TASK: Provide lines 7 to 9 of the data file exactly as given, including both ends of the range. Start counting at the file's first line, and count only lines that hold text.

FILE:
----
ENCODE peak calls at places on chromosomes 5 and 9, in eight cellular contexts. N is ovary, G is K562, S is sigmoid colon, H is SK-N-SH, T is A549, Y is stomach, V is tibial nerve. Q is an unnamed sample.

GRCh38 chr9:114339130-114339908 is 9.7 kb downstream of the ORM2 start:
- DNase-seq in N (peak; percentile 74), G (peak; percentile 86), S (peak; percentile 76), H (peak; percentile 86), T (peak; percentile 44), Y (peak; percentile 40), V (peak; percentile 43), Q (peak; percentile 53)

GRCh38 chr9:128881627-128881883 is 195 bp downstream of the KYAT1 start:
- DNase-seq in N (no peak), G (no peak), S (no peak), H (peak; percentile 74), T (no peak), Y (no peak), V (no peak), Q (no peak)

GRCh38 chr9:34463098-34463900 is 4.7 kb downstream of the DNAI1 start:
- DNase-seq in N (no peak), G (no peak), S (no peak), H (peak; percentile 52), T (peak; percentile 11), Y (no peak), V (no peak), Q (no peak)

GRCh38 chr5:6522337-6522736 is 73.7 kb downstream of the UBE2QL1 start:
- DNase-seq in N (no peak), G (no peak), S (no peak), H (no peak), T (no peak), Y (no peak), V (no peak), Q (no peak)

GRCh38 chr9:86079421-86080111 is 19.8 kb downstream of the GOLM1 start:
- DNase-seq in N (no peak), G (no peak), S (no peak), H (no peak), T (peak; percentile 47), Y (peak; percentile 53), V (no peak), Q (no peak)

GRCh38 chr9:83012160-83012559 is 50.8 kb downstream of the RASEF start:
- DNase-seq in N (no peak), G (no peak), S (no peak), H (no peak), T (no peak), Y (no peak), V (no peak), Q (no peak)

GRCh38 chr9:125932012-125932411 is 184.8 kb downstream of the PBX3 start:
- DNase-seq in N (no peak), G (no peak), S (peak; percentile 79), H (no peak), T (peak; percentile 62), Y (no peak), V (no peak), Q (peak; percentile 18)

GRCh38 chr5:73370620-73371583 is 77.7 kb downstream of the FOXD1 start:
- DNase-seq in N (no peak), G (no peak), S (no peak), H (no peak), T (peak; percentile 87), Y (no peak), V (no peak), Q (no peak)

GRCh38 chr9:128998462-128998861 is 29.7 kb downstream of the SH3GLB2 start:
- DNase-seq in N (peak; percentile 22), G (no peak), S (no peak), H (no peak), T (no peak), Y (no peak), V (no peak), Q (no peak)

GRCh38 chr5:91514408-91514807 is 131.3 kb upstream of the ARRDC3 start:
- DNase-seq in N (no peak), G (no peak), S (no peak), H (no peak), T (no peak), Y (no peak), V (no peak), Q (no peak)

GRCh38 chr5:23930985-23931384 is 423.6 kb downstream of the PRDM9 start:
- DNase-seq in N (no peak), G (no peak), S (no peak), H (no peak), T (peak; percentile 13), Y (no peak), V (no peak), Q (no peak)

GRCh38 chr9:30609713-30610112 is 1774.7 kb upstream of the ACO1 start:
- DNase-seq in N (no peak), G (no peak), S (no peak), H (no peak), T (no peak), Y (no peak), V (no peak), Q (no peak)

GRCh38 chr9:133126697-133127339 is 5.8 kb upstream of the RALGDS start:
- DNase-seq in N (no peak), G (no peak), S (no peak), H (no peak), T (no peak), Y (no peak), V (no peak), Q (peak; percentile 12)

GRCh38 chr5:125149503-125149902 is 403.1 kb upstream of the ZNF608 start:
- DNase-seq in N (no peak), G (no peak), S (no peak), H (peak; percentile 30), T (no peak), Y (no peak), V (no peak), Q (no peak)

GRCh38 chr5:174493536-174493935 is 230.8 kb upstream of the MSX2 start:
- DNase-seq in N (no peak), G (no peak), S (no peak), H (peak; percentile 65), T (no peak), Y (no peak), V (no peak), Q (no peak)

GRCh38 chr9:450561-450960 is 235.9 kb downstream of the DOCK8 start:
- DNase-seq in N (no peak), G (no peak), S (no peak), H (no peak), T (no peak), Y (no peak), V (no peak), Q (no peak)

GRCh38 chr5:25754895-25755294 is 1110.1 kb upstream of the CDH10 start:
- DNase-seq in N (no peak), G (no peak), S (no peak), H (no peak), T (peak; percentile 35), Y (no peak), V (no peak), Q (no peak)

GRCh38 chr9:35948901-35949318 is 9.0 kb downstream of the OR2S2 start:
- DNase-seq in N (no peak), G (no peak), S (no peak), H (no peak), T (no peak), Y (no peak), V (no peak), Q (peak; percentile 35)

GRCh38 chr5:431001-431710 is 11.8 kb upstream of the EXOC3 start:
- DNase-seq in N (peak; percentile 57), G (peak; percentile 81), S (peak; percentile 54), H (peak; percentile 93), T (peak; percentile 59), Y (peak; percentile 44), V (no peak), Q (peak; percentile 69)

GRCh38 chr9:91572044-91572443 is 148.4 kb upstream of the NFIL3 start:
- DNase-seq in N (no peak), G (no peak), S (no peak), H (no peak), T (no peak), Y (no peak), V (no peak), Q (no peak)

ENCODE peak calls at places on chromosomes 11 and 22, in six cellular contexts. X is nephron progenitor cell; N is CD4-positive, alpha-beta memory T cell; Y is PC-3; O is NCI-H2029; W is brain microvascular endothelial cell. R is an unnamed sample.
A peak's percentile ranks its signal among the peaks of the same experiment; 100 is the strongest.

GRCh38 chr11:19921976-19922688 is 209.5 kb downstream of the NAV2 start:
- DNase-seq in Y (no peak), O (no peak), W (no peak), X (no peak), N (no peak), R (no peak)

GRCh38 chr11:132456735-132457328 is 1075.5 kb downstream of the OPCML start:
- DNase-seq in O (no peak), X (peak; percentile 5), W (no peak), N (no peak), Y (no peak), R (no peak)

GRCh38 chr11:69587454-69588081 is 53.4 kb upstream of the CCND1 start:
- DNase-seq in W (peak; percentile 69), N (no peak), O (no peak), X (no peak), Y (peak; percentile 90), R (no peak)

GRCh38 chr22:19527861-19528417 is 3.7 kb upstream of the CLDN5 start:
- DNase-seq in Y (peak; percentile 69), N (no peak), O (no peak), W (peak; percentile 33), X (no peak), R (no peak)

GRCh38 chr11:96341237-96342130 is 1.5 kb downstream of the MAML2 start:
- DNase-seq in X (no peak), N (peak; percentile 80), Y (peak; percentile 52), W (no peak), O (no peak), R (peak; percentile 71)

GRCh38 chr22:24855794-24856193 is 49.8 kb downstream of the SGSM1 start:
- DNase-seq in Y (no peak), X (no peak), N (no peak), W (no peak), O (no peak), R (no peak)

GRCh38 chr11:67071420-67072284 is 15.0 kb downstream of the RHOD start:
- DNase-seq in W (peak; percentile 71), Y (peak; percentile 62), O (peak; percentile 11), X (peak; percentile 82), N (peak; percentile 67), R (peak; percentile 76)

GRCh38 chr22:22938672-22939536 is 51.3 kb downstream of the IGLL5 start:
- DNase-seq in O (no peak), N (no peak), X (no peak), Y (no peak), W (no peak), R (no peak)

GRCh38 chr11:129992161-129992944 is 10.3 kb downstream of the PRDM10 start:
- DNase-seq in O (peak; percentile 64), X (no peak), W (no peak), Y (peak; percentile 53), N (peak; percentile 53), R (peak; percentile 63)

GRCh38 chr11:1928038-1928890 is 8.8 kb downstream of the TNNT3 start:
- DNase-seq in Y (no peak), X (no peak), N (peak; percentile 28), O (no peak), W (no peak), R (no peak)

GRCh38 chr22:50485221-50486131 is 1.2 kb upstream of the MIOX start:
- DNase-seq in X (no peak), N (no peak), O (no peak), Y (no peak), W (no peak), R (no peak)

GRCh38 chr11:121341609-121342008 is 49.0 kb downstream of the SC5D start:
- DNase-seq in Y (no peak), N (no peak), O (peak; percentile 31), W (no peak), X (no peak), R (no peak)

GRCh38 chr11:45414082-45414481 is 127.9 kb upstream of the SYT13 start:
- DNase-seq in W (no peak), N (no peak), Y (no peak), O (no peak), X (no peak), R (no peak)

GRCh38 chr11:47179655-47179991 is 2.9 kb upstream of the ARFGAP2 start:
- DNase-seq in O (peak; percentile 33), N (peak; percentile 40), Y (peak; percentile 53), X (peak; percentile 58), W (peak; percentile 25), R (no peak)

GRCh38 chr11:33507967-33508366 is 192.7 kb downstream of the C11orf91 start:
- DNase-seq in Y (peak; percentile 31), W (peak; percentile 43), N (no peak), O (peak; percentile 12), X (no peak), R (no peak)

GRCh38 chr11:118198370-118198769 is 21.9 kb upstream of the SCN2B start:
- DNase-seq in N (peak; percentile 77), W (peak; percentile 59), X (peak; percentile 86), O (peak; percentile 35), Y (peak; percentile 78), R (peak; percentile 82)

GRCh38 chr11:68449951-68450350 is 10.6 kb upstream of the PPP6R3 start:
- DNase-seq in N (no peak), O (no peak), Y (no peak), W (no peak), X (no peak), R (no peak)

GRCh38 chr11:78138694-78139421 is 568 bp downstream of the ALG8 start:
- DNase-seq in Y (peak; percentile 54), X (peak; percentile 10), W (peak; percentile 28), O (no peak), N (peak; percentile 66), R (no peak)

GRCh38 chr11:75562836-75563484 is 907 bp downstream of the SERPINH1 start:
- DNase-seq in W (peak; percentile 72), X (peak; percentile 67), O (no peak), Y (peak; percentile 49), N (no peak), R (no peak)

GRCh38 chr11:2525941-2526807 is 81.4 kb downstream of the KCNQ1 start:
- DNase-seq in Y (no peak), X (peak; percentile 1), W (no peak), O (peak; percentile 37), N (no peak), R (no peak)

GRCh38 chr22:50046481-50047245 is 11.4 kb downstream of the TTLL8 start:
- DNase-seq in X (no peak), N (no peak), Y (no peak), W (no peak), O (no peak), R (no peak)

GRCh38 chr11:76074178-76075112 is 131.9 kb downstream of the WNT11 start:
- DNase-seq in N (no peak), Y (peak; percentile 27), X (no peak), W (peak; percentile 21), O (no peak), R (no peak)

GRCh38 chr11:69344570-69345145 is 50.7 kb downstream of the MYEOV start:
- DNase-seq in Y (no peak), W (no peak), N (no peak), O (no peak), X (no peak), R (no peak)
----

- DNase-seq in N (no peak), G (no peak), S (no peak), H (peak; percentile 52), T (peak; percentile 11), Y (no peak), V (no peak), Q (no peak)

GRCh38 chr5:6522337-6522736 is 73.7 kb downstream of the UBE2QL1 start:
- DNase-seq in N (no peak), G (no peak), S (no peak), H (no peak), T (no peak), Y (no peak), V (no peak), Q (no peak)